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Generally, we can implement algorithms in-place and out-of-place.

However, I can't say for certain that radix sort can be implemented in both ways.

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    $\begingroup$ What prevents you from checking that? $\endgroup$ – Dmitry Apr 15 at 0:35
  • $\begingroup$ @Dmitry well, it does not return a new array, but it does stores some variables. So I got my answer, 'it depends' (see Nathaniel's answer below) $\endgroup$ – Monther Apr 15 at 2:21
  • $\begingroup$ Analyzing a piece of Python code is out-of-scope for this site. Coding and implementation-specific questions are off-topic here. $\endgroup$ – D.W. Apr 15 at 6:28
  • $\begingroup$ @D.W. See my edit. $\endgroup$ – Monther Apr 15 at 22:24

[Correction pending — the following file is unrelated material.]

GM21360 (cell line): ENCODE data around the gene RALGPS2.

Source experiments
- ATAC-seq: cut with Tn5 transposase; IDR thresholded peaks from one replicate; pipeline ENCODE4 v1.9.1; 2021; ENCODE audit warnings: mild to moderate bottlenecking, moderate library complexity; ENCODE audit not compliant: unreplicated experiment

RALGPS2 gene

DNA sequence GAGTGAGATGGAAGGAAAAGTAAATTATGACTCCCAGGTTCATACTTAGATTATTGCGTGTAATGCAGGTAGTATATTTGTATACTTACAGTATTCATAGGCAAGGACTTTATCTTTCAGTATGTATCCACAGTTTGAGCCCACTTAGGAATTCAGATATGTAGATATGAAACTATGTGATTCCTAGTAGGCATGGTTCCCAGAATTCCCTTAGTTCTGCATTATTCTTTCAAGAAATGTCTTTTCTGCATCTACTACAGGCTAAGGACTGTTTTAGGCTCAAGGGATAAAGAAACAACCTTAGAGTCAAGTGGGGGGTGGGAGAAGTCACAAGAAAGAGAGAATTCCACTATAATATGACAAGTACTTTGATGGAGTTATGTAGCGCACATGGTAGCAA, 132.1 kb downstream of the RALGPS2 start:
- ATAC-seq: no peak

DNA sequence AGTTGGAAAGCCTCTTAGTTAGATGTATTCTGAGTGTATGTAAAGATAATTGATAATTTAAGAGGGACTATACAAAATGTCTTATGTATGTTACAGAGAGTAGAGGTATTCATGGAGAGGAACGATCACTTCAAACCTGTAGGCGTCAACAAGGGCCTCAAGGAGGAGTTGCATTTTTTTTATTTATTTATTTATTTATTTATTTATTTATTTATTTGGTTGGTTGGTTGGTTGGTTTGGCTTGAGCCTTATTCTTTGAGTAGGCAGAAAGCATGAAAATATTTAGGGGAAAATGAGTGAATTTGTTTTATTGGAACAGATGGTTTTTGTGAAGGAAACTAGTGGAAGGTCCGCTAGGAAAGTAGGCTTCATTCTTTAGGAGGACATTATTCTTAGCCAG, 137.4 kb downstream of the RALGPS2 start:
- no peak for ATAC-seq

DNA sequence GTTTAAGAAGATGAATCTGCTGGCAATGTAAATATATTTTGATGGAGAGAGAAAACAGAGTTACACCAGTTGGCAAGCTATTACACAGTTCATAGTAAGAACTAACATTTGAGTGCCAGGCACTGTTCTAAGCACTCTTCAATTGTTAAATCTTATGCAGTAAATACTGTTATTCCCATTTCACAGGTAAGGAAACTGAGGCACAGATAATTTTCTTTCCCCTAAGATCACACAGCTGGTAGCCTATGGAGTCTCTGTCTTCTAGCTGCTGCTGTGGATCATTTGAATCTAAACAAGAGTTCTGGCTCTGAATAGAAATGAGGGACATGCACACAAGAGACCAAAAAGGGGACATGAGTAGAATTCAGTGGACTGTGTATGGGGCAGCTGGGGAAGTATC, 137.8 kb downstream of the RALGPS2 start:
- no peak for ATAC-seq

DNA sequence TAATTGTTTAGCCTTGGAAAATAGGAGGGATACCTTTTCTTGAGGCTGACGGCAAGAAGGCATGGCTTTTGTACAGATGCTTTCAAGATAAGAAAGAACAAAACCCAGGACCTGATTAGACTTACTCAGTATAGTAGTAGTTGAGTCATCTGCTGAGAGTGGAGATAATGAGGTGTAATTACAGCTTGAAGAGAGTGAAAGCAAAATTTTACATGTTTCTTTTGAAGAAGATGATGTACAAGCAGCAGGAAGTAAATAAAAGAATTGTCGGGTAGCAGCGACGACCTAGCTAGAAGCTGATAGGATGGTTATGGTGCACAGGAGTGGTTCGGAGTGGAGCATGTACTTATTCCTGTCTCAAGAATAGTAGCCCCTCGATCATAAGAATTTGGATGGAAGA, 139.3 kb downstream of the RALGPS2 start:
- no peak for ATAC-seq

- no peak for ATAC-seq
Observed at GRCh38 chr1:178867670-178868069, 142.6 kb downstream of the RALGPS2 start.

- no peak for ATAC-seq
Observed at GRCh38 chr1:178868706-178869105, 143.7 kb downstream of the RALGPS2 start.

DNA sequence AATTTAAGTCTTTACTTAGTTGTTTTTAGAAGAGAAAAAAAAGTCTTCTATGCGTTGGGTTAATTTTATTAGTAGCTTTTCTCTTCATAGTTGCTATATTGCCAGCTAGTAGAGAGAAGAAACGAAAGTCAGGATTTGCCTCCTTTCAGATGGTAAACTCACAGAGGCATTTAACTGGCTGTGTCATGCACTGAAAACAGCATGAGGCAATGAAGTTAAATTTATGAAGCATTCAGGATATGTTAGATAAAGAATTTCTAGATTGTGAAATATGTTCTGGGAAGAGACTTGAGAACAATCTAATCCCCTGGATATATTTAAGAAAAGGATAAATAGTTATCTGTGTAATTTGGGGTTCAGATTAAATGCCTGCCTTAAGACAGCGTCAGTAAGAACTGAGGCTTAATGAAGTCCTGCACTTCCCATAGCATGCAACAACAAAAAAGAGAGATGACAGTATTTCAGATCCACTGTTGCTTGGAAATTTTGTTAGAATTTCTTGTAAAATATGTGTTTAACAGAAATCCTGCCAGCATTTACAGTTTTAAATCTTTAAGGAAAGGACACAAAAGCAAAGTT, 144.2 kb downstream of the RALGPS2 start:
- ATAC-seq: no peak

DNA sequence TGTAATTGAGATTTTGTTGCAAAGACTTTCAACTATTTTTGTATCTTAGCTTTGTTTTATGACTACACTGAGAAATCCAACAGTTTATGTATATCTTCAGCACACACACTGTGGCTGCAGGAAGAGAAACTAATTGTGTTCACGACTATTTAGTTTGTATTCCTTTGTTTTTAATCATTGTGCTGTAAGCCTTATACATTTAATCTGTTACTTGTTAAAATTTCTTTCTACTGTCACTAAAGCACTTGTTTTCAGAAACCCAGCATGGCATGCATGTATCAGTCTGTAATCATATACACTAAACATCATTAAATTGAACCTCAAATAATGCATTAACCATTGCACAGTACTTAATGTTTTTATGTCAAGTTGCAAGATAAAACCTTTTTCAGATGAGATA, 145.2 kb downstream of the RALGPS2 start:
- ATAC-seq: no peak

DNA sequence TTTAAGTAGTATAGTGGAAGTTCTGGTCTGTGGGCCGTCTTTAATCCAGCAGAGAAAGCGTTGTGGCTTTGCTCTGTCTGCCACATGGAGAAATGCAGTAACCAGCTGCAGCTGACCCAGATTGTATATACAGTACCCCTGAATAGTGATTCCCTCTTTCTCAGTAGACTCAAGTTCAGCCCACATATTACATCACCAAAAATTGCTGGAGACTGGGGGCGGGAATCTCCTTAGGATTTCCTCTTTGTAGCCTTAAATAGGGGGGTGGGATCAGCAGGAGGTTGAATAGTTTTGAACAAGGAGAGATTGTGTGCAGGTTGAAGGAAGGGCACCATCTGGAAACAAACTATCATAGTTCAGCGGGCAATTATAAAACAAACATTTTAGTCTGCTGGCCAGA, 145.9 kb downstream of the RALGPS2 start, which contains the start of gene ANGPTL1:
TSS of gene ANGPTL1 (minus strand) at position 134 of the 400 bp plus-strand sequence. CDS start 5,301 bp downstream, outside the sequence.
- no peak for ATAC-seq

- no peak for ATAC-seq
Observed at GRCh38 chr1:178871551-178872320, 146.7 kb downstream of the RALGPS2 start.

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    $\begingroup$ You should check en.wikipedia.org/wiki/… $\endgroup$ – Nathaniel Apr 15 at 22:42
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It depends on the definition of in-place algorithm you are using.

  • if in-place just means that the algorithm transforms the input without returning a new array, then yes;
  • if you also want to use no additionnal data structure, or limit the additionnal space usage to be $o(n)$, then no, because of the creation of the arrays count and output.

There are different meanings to an in-place algorithm, as stated here.

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  • $\begingroup$ can we implement radix sorting algorithm without using additional space? $\endgroup$ – Monther Apr 15 at 2:07
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    $\begingroup$ Not to my knowledge. $\endgroup$ – Nathaniel Apr 15 at 2:13

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